The advent of affordable fabrication technologies such as 3D desktop printers and programmable microcontrollers (such as the Arduino microcontroller) have fueled a maker movement. The American Association of Engineering Education (ASEE 2016) described the maker movement as a growing community of creative individuals spanning a broad range of skills and technical backgrounds. A maker is someone who has a do-it-yourself mindset and might identify as an engineer, designer, tinkerer, artist, or another creative identity. Makerspaces are physical locations equipped to facilitate the growth of the maker movement and have garnered attention from the educational community (Peppler, Halverson, and Kafai 2016).

The current maker movement can be traced to the founding of Make magazine in 2005. The publisher, Dale Daugherty, subsequently organized Maker Faires to celebrate maker culture. Just as in a previous generation Computer Faires gave birth to the personal computing movement, Maker Faires have provided makers with a venue to share maker techniques and showcase their work. The first makerspaces were established during this era. These facilities for making were established in community spaces, libraries, and schools.

Makerspaces introduce the technological tools used to design and build physical objects; use of the tools creates experiences that contribute to understanding of how objects work (National Academy of Sciences, Engineering, and Medicine 2018). The prevalence of makerspaces in schools has given rise to maker education. The maker pedagogy employs making as a framework for learning. The availability of makerspaces in schools has encouraged teachers to explore instructional strategies that incorporate making in some form.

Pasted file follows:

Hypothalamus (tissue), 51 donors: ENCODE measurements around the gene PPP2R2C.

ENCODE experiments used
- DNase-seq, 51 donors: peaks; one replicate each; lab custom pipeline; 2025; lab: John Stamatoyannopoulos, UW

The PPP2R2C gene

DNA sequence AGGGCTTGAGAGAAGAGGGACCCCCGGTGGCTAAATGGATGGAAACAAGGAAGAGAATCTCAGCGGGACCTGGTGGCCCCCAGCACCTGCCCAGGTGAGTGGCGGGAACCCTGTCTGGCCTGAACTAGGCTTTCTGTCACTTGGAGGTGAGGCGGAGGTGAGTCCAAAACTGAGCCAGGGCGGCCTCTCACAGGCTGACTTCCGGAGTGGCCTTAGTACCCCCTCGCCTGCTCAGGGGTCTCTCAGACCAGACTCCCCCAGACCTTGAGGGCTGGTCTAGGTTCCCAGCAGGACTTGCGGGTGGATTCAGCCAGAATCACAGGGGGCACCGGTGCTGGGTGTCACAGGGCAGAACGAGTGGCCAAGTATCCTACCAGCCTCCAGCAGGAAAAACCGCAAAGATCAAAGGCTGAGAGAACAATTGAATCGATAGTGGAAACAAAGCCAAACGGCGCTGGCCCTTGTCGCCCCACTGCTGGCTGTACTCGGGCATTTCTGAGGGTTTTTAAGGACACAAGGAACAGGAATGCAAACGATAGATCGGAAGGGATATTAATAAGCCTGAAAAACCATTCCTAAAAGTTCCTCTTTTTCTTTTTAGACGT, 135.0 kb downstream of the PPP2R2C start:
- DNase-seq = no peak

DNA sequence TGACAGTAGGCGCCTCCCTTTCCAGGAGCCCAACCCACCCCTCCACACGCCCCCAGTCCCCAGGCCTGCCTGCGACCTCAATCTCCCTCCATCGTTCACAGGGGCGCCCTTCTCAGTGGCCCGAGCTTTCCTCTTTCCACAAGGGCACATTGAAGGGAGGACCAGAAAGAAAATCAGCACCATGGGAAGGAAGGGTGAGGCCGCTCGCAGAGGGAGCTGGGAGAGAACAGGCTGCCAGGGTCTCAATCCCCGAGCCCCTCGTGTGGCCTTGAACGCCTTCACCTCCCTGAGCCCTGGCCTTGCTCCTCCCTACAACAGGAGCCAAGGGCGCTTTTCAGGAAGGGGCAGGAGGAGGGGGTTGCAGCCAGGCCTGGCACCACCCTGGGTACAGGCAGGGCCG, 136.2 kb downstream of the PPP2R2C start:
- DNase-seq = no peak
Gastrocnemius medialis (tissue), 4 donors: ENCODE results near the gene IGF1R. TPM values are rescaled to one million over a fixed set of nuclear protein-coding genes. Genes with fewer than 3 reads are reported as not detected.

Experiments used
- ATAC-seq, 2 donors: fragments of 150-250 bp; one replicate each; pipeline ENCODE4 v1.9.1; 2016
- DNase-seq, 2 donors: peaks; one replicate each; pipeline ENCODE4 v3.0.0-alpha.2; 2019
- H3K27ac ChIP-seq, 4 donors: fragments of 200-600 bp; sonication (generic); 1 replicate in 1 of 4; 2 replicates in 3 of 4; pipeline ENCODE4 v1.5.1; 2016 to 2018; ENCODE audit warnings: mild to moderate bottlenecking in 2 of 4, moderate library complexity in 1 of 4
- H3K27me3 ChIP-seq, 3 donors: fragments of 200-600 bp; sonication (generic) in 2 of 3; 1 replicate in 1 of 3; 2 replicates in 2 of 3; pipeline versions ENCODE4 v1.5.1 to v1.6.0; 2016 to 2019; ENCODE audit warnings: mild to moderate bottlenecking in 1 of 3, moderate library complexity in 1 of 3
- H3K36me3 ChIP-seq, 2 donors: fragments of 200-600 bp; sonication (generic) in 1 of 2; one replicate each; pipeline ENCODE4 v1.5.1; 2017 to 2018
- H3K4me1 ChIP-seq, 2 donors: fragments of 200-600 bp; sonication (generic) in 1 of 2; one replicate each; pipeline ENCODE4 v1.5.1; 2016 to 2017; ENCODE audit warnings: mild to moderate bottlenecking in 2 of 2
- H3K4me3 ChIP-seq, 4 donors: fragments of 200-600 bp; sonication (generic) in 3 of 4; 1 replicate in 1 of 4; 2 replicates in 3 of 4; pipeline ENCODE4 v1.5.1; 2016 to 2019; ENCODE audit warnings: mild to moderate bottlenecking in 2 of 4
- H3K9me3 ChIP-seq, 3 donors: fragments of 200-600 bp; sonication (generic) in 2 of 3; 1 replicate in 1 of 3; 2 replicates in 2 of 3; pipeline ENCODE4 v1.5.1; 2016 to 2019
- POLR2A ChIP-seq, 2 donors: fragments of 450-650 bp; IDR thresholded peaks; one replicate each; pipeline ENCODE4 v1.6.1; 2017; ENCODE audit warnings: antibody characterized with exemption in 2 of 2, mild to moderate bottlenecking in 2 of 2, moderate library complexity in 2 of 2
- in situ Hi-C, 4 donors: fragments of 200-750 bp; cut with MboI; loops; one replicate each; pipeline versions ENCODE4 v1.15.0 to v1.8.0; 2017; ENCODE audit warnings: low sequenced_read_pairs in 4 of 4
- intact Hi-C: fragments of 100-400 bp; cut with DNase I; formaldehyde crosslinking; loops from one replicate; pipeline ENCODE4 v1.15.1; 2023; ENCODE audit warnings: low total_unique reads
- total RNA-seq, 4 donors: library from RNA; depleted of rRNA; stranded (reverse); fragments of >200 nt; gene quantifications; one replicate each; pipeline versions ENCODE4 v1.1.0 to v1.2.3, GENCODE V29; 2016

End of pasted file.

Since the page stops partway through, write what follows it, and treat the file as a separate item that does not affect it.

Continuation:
Maker education, in contrast to many pedagogical methods that originated in academic settings, began as a grassroots movement. However, the pedagogy of maker education has connections to longstanding areas of academic research, such as project-based and problemme-based learning, contextualized learning, and design thinking. It also has specific connections to areas of engineering education that include mechanical engineering, electrical engineering, and computer science. From that perspective, the roots of maker education can be traced to the origins of these disciplines.